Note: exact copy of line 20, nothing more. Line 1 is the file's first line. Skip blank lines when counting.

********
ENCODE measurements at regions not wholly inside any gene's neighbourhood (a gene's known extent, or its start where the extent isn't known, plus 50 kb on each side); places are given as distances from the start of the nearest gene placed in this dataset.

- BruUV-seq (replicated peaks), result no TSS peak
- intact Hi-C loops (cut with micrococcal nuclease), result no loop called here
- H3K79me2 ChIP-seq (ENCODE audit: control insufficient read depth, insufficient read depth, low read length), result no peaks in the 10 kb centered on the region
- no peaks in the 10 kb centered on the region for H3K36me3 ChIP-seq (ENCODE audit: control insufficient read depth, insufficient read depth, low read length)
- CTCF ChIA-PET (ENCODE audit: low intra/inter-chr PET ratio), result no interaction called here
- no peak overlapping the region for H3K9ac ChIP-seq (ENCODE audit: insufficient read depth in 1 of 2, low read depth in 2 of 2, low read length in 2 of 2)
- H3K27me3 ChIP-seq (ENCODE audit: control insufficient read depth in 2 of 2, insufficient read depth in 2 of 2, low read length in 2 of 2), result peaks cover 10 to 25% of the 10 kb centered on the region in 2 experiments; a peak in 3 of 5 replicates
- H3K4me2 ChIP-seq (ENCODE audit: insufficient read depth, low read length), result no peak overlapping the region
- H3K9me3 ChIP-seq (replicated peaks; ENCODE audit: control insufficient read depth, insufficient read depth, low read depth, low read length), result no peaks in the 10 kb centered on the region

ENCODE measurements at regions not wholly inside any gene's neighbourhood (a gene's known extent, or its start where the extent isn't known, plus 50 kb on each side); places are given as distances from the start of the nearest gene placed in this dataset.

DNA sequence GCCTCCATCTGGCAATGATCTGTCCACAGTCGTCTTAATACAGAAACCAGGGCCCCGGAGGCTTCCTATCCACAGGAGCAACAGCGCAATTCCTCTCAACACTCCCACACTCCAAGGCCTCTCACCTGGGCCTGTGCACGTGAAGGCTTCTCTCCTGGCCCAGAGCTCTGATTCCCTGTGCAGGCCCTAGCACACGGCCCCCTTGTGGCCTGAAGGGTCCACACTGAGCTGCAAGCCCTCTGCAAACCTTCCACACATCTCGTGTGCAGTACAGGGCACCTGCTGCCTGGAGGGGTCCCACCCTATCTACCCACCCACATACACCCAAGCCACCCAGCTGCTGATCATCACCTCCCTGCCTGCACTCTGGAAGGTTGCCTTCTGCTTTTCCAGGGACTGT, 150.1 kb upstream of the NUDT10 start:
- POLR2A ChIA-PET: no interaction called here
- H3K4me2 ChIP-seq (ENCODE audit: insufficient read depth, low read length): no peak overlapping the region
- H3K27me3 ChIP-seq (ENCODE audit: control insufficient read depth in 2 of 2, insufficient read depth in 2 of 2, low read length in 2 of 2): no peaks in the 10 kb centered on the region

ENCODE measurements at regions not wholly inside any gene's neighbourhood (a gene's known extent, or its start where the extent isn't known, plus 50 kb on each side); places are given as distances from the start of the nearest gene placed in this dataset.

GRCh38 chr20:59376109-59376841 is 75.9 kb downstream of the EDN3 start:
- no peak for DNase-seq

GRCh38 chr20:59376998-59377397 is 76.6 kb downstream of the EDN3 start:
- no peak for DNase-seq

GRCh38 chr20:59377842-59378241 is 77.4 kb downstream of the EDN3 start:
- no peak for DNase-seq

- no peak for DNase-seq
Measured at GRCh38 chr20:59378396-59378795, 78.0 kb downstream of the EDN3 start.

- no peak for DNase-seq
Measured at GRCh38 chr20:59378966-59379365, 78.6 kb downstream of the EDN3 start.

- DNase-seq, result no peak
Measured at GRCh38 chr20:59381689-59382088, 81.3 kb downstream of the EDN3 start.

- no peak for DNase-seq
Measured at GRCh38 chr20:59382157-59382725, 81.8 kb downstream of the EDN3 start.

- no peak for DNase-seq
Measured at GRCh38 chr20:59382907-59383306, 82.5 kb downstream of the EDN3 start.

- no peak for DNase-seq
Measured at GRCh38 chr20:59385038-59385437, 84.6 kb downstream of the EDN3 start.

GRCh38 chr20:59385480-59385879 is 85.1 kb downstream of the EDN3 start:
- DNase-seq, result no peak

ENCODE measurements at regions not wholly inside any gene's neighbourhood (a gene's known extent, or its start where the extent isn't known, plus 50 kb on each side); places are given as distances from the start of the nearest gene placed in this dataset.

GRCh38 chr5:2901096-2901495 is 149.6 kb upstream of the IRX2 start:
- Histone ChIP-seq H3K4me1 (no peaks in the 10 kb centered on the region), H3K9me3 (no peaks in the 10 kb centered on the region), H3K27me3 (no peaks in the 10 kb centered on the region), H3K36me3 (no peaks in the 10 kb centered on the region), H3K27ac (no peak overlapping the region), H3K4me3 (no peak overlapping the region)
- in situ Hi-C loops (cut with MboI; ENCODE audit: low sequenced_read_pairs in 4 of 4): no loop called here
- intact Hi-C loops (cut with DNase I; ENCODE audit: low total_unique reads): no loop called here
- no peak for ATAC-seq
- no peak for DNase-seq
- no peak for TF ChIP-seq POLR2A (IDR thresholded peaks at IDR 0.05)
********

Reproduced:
- no peak for DNase-seq